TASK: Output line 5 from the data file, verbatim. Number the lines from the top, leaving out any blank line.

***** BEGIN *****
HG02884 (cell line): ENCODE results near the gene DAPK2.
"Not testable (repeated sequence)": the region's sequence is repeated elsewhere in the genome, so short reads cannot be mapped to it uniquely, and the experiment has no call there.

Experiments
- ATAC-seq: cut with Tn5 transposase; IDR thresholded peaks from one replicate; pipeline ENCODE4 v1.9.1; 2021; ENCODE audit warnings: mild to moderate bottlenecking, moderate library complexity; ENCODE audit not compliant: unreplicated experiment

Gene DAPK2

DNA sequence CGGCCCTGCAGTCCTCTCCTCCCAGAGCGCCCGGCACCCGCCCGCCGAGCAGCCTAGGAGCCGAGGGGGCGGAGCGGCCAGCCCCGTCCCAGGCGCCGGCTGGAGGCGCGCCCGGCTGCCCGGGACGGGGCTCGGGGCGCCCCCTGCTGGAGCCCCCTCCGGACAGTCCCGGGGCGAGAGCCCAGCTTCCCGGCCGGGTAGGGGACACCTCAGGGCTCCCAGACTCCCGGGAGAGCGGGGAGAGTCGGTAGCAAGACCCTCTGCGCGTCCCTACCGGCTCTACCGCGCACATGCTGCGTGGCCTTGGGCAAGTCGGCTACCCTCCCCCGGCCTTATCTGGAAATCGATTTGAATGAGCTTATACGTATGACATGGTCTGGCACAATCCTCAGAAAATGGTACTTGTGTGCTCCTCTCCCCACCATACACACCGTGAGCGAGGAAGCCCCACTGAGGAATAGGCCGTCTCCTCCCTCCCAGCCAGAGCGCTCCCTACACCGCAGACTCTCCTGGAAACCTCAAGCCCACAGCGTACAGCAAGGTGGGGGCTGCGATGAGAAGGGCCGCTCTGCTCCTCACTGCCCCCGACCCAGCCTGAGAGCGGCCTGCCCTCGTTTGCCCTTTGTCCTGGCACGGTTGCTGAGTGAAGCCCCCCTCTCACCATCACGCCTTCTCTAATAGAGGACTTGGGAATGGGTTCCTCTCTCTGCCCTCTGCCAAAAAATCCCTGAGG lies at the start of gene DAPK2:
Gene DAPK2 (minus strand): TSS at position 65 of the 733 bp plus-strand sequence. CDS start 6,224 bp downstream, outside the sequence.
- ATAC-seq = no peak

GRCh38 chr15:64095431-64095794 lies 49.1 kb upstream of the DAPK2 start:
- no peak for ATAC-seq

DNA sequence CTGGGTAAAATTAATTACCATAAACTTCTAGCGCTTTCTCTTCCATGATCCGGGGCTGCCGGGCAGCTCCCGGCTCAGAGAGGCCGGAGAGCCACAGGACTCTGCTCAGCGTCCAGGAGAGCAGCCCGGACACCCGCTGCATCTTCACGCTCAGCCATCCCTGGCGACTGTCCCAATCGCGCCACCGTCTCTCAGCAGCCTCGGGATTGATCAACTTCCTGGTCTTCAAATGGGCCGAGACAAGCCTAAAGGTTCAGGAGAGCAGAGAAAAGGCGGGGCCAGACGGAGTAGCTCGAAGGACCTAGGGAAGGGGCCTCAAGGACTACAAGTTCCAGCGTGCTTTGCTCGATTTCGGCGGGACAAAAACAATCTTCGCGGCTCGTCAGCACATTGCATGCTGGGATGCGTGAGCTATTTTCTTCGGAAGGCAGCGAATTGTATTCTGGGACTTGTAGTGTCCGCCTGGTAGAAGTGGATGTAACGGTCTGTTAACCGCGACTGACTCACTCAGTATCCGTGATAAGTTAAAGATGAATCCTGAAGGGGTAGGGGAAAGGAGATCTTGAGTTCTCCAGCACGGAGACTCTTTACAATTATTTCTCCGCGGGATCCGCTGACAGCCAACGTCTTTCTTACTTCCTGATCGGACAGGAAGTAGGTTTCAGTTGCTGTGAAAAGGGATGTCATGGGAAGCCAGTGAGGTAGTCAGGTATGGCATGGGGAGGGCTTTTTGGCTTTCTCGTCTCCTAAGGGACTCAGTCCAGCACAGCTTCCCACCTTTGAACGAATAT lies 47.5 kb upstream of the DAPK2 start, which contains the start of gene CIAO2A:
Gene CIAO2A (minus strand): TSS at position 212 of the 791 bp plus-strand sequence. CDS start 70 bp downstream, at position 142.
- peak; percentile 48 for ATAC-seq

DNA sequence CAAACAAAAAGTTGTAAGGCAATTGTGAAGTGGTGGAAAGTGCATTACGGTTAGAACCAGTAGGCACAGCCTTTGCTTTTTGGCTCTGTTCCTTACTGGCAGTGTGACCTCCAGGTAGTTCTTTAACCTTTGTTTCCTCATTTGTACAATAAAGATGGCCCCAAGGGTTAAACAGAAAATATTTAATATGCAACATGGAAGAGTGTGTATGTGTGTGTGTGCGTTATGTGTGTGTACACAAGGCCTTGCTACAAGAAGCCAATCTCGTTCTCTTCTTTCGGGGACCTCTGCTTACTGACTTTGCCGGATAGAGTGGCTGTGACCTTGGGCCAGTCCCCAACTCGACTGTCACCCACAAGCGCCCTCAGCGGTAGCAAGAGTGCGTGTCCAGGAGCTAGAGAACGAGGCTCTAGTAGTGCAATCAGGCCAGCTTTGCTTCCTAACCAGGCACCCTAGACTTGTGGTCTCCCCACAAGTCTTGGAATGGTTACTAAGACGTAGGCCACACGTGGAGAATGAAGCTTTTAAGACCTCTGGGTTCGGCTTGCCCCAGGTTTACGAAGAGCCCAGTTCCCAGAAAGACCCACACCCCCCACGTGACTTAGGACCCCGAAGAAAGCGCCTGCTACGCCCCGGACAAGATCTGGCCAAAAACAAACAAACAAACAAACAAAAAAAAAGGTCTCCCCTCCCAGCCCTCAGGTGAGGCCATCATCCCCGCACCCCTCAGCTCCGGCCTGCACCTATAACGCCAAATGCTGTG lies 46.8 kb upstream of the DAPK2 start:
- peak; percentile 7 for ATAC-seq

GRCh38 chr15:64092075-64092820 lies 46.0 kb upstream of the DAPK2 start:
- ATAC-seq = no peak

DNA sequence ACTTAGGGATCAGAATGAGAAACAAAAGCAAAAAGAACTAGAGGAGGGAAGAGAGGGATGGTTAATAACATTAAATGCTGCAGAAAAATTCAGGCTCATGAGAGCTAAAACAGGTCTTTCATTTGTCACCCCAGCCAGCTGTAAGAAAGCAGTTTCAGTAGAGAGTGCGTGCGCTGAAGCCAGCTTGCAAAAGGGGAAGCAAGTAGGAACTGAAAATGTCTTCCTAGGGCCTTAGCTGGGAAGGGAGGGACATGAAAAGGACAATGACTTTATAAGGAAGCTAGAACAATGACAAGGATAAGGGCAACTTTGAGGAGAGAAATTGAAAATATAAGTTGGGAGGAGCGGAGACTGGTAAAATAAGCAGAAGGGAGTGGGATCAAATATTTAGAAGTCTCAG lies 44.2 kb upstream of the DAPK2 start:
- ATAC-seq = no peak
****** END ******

Gene DAPK2